"I can't tell you how happy I was to get the phone call to say that Alan had been released. He is now on his way home and his parents are simply overjoyed. His many friends and colleagues across the BBC are thankful for his safe release and to see him looking so fit and well, after what he has described as an 'appalling' experience spent mostly in solitary confinement.

 

"I spoke with Alan at length this morning and he asked me to pass on his thanks to everyone at the BBC for your amazing support throughout the past four months. The visible support of all of his colleagues, which he heard about from time to time from the World Service and TV, really helped him through and buoyed his spirits. He is immensely grateful to you all for everything you've done to keep his plight in the public arena and to secure his safe release.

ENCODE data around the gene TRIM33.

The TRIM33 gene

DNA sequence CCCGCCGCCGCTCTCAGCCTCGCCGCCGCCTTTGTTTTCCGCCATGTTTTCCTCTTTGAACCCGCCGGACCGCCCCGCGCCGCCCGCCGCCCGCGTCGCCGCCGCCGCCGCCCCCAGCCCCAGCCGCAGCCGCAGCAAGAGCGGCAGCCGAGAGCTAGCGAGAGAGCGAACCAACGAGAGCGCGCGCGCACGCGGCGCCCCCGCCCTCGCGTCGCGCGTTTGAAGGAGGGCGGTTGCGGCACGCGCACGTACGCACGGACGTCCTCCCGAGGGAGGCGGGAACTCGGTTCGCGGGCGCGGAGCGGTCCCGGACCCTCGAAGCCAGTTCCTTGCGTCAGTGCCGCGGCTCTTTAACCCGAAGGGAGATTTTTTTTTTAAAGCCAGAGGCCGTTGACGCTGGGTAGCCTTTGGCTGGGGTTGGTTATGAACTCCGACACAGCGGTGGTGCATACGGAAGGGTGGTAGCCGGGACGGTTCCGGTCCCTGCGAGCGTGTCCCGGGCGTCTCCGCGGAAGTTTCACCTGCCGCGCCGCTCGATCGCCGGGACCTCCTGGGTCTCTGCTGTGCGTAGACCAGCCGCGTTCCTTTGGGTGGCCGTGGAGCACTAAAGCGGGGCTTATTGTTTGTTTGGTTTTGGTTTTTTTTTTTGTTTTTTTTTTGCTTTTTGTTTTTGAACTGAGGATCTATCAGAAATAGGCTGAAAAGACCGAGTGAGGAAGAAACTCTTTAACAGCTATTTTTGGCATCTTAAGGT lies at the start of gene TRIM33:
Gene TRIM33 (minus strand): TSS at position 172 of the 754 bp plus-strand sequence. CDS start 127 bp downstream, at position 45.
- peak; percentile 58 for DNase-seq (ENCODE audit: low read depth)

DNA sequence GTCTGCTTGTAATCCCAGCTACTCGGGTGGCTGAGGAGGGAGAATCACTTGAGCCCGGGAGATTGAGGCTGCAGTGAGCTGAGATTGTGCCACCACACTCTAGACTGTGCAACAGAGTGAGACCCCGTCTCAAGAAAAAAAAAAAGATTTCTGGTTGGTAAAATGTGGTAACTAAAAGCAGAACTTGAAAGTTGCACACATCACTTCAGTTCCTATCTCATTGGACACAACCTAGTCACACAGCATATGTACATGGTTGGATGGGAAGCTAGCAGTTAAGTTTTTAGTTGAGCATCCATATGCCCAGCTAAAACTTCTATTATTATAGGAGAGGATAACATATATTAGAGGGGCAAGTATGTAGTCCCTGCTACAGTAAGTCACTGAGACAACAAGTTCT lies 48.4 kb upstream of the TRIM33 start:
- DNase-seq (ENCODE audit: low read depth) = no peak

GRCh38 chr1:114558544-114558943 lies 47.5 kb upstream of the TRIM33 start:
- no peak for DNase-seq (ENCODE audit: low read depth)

"BBC News has been flooded with messages from the public who were touched by Alan's plight and are as relieved as all of us here to see Alan alive and well. Since his release, Alan has conducted a series of media interviews in his usual calm and composed way. I said in my note yesterday that the BBC depends on people like Alan – on their courage and integrity and conviction. Alan has displayed all of these qualities in his reporting and I know these same qualities will help him through the difficult days he will now face as he re-adjusts to normal life.

 

"How fitting it is that Alan should be released on the same day his parents were due to receive an award on his behalf from Amnesty International. Alan's parents have described the support of his BBC friends and colleagues as 'absolutely incredible' and it really has been.

 

"Thank you to everyone who showed their support, who never stopped believing, and who worked tirelessly to secure his release. Alan is coming home. Mark"

 

Latest developments and background

 

More about Alan Johnston's release on BBC News

 

BBC's Gaza correspondent released

 

Johnston describes ordeal

 

Family "never lost hope"

 

Reactions to release

 

In pictures: Johnston release

 

BBC Press Office/News Publicity

 

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Category: News
Date: 04.07.2007